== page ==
@andrewchen

Get the newsletter · 2018 essays (PDF) · Featured · Recent

War of the platforms: Facebook, Apple, Android, Twitter.

For the first time in decades, the choice of what platform to build for is not obvious.

Back in the 80s and 90s, it was obvious: Build on Microsoft. Then from 2000 to 2008, the closest thing to a platform was Google, where developers would work with SEO and SEM tactics to get traffic. Then all of a sudden, the Facebook platform got big- really big. Then came mobile.

The last time this happened was in early 1980s
All of a sudden, you can actually pick and choose what platform to actually build upon. Weird. This is a historic event – the last time there were this many choices, we were choosing between Windows, OS/2, or the original Mac.

For those with deep pockets, of course you can build on all of them – yet if you’re an early startup, you really have to double down on one and go multi-platform as you pick up traction.

Evaluating platforms
To evalute which platform is best, here are some thoughts:

  • Which offers access to the most relevant users?
  • Which one is the most stable?
  • Which platform is most unlikely to build a competing app and try to replace yours?

Apple
Ultimately, I think distribution is where platforms really help. As Apple’s demonstrated, you can make developers learn a whole new programming language, a new technology stack, if you can give them access to millions of users. Contrast that to many generates of Google and Yahoo APIs which allowed for data access, but not distribution – much less useful. The biggest problem with Apple is that their leaderboard system is rapidly filling up with winners and it’s harder to break in.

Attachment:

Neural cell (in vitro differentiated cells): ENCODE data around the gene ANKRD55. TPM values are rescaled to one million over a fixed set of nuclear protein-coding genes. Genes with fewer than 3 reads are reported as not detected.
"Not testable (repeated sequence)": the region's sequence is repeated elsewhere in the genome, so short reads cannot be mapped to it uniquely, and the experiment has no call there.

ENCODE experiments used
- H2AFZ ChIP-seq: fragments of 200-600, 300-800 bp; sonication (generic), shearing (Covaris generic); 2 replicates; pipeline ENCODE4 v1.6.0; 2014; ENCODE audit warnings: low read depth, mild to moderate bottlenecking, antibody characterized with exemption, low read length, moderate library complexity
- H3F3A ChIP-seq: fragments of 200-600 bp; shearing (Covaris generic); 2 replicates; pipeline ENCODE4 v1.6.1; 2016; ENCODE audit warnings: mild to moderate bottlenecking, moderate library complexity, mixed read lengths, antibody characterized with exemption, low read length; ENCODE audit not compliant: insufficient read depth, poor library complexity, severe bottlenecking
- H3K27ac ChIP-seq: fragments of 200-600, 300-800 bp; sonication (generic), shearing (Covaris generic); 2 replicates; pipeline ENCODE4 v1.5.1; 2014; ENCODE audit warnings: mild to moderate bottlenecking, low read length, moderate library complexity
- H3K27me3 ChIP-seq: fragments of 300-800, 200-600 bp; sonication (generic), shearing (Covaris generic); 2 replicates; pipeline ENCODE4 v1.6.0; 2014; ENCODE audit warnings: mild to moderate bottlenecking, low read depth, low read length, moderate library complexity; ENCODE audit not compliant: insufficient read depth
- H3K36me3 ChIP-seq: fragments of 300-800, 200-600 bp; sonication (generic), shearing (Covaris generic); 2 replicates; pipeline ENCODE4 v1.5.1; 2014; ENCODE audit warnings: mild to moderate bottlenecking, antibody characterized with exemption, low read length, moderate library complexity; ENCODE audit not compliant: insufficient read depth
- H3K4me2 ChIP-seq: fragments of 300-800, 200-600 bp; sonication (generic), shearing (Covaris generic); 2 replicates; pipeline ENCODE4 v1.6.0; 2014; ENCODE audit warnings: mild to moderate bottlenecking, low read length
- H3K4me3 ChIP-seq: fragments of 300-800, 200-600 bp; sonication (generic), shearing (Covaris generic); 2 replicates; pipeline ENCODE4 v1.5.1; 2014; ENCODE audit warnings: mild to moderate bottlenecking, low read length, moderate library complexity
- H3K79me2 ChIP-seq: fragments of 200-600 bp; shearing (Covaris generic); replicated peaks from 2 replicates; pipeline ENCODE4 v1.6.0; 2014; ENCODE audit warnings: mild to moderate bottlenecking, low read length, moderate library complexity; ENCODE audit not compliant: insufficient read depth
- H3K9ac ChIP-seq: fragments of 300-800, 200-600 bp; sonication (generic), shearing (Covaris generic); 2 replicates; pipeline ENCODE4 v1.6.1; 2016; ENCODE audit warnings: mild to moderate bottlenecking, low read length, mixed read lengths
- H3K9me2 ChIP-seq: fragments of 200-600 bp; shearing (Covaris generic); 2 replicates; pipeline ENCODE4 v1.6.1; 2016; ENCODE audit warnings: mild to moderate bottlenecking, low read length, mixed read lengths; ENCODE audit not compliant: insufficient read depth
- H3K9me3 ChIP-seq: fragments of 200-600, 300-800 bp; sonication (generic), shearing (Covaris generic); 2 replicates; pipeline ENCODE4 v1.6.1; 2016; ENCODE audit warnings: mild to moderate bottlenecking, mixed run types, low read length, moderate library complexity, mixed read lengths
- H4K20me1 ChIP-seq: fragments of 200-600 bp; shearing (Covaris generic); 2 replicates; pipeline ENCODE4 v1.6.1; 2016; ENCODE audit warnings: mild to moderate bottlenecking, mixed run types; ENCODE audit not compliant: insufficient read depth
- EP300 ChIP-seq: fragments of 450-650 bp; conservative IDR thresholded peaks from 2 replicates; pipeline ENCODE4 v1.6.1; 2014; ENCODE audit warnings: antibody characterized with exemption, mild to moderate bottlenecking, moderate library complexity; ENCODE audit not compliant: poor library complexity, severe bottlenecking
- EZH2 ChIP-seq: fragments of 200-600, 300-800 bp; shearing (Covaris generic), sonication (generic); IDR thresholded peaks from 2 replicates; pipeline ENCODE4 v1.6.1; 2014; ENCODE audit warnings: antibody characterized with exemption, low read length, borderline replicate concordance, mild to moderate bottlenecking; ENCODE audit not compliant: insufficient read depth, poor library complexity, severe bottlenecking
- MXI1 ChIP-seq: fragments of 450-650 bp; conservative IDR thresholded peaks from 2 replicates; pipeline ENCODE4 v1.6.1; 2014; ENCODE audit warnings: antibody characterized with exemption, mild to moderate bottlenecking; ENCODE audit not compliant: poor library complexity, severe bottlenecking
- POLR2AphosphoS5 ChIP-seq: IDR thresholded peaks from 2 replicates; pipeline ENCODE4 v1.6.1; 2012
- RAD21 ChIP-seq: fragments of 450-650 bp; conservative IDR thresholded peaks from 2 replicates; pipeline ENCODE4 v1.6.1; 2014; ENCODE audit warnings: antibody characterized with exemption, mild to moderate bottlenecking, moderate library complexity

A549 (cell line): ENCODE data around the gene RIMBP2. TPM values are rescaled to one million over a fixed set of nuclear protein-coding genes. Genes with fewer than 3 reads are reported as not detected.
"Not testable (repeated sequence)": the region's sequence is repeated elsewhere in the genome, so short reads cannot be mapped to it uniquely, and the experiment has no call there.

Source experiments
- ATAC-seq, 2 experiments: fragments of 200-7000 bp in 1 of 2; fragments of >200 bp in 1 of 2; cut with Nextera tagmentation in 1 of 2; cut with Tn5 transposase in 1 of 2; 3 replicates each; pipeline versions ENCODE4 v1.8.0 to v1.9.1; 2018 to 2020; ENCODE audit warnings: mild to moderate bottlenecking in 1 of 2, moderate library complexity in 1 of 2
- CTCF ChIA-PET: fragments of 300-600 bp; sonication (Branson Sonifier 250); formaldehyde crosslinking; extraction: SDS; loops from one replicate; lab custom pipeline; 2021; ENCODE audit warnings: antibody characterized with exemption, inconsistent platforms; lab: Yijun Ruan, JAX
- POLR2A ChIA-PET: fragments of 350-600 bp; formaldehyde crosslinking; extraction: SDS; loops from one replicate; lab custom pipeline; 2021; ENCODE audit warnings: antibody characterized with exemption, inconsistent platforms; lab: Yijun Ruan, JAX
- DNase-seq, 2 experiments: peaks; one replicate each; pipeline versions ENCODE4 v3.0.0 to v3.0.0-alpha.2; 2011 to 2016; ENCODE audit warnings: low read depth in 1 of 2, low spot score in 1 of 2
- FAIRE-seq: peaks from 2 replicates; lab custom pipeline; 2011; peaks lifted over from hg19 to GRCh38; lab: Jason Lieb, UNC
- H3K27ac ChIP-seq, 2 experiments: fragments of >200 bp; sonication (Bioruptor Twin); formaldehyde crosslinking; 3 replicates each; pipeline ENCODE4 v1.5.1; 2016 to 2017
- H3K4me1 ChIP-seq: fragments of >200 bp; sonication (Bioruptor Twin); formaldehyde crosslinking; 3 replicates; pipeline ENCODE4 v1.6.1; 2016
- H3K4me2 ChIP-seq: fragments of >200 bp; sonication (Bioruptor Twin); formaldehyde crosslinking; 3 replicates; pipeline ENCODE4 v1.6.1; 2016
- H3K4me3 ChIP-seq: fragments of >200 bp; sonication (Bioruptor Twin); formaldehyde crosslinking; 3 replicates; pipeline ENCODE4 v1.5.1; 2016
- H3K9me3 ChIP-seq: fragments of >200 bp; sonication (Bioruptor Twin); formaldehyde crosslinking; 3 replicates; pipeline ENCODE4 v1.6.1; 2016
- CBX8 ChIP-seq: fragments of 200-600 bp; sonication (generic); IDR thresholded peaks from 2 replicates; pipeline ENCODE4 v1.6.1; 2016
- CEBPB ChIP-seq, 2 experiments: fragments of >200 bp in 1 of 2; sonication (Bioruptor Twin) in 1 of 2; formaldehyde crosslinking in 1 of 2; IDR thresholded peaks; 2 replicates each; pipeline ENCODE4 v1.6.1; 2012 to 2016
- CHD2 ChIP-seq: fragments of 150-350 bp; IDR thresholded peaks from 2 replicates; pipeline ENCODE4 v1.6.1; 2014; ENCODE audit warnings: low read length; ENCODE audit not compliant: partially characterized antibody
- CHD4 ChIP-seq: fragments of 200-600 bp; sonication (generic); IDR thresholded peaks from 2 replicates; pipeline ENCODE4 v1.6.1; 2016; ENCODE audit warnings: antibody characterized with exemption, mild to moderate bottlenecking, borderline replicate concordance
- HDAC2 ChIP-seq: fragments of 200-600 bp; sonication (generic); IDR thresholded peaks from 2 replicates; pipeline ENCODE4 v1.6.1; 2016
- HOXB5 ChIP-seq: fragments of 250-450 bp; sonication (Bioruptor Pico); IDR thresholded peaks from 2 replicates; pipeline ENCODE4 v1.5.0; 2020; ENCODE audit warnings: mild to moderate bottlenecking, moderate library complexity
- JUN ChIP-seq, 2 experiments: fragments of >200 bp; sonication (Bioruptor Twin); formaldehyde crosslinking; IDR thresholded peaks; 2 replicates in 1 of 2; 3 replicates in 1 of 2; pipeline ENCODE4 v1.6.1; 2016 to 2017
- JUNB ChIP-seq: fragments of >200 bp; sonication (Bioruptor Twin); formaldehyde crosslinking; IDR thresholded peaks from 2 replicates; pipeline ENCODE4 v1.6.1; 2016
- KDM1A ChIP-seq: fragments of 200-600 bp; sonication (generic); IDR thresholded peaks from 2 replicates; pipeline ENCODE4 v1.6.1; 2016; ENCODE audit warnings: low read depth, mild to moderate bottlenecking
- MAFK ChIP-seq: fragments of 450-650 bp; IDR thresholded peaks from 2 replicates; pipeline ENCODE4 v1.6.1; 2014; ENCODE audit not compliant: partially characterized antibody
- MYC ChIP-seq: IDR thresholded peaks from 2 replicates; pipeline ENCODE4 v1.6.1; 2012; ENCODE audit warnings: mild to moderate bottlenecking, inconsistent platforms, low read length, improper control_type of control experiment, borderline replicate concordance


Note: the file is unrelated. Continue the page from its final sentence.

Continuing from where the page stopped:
Facebook
Facebook is much more of a free-for-all, and new apps can break in, but they are pretty unstable and are constantly changing their platform. The plus side is that their constant changes introduce new windows of opportunity for an adventurous developer to jump in.

Twitter
Twitter as a consumer product is so simple, there aren’t many marketing channels to even take advantage of. They don’t have an app store, they don’t have an apps page, and it’s hard to discover. Right now, as a platform Twitter’s not that great.

Android
Android seems like a potentially great platform to develop for, but there’s so much opportunity in the iOS world that most developers have overlooked it. Perhaps it’ll turn into the contrarian bet and we’ll see some Android-first apps succeed. Of course, the fragmentation is a real problem, and there hasn’t been an existence proof of an Android-first app that’s had the same level of traction as, say, Rovio or Instagram.

More platforms upcoming?
Let’s also not count out Windows Mobile, or maybe even a resurgence in native applications as Microsoft and Apple build out their desktop app stores. There’s also interesting emerging companies like Pinterest or Dropbox, which may not be in the 100s of millions of users, but may quickly get there.

I predict that marketing channels will loosen up in the short-term
Lots of interesting choices here – there’s a ton of opportunity and I think we’ll see that the competition between platforms will lead to a loosening of distribution channels. Facebook will hopefully open up a bit more, and provide a bunch more traffic, rather than see all their social gaming developers sucked into mobile, for instance. Will be great to see.

PS. Get new updates/analysis on tech and startups

I write a high-quality, weekly newsletter covering what's happening in Silicon Valley, focused on startups, marketing, and mobile.